In order to prevent negative tax consequences due to escheatment of tax advantaged accounts, the ULC adopted a thirty-year dormancy period for 529’s and similar plans. The states opposed, and this approach may change in the next draft. Accordingly, interested parties should be prepared to propose alternatives to this extended dormancy period.

Bonds issued by municipalities or non-profits are also now specifically escheatable as if they were corporate bonds. As such, STA members may have new reporting responsibilities for their issuer clients. While this is simply another compliance issue that STA members are well-equipped to handle, issuers will expect their transfer agents to be versed in this change to the law.

Property owed to foreign shareholders will not be escheatable under the UUPA. This is highly relevant to the STA, particularly considering all of the M&A activity pending with non-U.S. companies. The UUPA allows for voluntary remittance of foreign property for issuers who want to escheat and are not concerned with the risks of over reporting.

The current draft of the UUPA makes many improvements in the area of due diligence and reporting. It recognizes that in the reporting process the protection of the PPI of shareholders is of concern for securities issuers and transfer agents. New language requires the states to maintain the same degree of confidentiality of owner’s records as the issuer. Further, due diligence letters should not include any sensitive or non-public information concerning the owner’s property. E-mail would be an acceptable method for due diligence, if the owner has elected to receive notifications electronically. If the email fails, a second notice would be required by U.S. mail.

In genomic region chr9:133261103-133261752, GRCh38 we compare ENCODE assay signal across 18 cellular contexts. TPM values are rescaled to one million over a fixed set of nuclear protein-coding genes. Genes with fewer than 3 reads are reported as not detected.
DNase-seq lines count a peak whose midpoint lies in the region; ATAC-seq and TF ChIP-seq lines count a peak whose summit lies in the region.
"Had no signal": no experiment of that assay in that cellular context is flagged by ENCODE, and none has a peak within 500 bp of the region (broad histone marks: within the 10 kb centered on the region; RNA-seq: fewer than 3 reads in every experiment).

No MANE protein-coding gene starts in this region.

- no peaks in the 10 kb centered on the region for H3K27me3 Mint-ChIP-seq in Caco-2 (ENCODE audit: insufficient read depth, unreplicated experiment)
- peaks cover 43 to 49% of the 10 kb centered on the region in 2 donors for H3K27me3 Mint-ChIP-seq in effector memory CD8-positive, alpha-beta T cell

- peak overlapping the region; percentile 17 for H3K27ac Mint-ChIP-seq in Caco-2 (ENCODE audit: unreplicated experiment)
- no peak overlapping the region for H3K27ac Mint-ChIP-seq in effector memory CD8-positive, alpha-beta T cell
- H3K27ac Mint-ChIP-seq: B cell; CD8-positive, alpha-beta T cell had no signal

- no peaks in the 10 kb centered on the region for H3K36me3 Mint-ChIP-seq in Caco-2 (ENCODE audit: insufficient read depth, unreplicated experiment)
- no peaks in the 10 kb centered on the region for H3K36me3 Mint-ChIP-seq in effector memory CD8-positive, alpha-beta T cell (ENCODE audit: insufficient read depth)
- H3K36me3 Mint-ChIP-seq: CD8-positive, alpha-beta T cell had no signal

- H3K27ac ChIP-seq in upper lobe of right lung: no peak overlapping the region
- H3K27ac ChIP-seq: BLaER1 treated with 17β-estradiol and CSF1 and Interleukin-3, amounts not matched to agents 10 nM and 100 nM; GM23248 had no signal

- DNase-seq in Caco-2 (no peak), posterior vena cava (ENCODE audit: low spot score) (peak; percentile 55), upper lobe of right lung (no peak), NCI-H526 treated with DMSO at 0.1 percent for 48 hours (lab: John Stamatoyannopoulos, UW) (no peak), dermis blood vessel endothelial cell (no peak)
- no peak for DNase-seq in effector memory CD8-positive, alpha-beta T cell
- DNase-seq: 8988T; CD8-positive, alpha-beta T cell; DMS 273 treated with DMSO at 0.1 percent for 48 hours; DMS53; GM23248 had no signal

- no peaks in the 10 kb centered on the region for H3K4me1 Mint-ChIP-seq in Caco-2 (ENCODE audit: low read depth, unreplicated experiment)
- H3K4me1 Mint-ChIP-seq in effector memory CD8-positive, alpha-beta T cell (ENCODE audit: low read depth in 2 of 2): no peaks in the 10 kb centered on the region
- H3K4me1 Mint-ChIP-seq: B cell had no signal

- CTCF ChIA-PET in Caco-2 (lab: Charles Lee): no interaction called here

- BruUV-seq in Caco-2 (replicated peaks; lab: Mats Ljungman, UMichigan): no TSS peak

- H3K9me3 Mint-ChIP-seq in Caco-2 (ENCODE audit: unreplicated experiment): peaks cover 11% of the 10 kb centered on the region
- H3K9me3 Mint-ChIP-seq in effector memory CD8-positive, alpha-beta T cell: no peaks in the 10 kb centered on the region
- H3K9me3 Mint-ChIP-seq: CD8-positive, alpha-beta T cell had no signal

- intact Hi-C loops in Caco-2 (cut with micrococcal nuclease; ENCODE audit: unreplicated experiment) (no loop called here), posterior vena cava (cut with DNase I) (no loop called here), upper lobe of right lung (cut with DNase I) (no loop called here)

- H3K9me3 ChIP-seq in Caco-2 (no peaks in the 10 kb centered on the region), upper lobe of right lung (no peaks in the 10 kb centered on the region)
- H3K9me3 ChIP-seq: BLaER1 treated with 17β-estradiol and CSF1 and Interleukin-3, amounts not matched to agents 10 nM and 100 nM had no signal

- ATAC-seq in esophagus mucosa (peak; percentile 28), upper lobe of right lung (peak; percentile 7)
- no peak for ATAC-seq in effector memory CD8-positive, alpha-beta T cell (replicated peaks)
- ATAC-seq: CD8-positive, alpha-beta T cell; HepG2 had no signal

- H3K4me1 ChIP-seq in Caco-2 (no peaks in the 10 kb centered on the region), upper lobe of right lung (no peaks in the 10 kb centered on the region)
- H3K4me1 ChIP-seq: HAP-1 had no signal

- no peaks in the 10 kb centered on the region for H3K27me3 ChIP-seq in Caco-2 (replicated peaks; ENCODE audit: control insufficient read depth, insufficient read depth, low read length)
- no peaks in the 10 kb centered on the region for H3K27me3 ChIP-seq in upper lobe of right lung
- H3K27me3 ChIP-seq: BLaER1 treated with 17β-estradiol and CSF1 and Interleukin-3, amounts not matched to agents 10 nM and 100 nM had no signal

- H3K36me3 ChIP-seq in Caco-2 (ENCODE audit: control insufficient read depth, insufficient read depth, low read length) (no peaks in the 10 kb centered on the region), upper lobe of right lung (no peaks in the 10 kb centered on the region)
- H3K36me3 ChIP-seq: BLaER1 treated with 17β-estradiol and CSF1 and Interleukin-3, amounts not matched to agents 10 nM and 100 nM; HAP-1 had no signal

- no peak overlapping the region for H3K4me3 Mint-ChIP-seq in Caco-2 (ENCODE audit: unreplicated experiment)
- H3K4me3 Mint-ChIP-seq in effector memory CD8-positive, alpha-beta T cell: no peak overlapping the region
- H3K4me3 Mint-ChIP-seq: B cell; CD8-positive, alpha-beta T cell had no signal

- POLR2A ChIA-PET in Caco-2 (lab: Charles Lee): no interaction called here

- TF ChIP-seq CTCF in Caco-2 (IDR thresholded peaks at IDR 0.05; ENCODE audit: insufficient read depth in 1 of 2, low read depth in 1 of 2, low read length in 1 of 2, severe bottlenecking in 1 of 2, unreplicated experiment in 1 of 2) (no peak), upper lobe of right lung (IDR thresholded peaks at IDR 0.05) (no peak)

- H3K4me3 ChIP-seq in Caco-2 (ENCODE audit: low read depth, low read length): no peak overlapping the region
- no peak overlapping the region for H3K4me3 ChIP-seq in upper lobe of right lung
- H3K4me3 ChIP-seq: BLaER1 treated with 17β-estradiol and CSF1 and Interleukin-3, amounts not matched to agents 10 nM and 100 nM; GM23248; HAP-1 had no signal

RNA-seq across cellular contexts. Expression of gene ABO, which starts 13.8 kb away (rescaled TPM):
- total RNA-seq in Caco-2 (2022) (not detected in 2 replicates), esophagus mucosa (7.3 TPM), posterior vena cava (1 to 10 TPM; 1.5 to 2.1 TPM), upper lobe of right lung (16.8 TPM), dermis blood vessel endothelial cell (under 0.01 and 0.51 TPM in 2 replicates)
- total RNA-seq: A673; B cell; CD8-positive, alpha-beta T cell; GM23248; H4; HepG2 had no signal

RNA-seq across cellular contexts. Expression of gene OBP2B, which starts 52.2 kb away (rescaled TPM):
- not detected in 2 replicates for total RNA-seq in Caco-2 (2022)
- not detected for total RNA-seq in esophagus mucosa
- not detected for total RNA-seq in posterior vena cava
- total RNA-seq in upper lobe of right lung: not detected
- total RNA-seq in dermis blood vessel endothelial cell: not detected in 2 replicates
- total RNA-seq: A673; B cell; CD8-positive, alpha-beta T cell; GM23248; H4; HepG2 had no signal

The STA and UPPO had proposed language that would not require the reporting of stock that is not freely transferrable. Stock would be deemed worthless if the cost of reporting, delivery, and liquidation exceeds its value. Restricted stock need not be reported unless and until the conditions of the restrictions have been lifted. The Reporter did not include this language, but it was apparently an oversight. The STA is resubmitting the language, and we expect it will be included in the next draft.

This UUPA provides for the issuer and the transfer agent to be indemnified by the state for property that is reported. Unfortunately, the indemnification provided does not encompass appreciation of stock, so it is of limited value. Due to the states’ tendency to liquidate, this is a concern. The STA and other groups lobbied for no liquidation, or an extended holding period in order to protect the value of the owners’ property, and reduce the risk of litigation for transfer agents and issuers. However, the states convinced the ULC that they need the cash, and liquidation after three years was adopted. This is an improvement over many states, which currently allow for liquidation “upon receipt” or “within one year” of reporting. While the STA will continue to lobby for protections for shareholders, at least the three-year rule increases a shareholder’s chances to claim the property prior to liquidation.

The STA will continue to monitor the revisions to the ULC, to insure that members’ and shareholders’ interests are being served. Additional education and lobbying may be necessary to preserve the gains made in the current draft. Most importantly, once the UUPA is finalized – which is still over a year away – members must lobby for its adoption in the states, or else all of the work will have been in vain. The federal courts and national media are finally focusing on this area of the law – STA members can continue the positive trends by sharing their knowledge and participating in the process.

Jennifer Borden is an attorney who has specialized in unclaimed property law for more than two decades. She is currently representing the STA as an official observer to the Uniform Law Commission.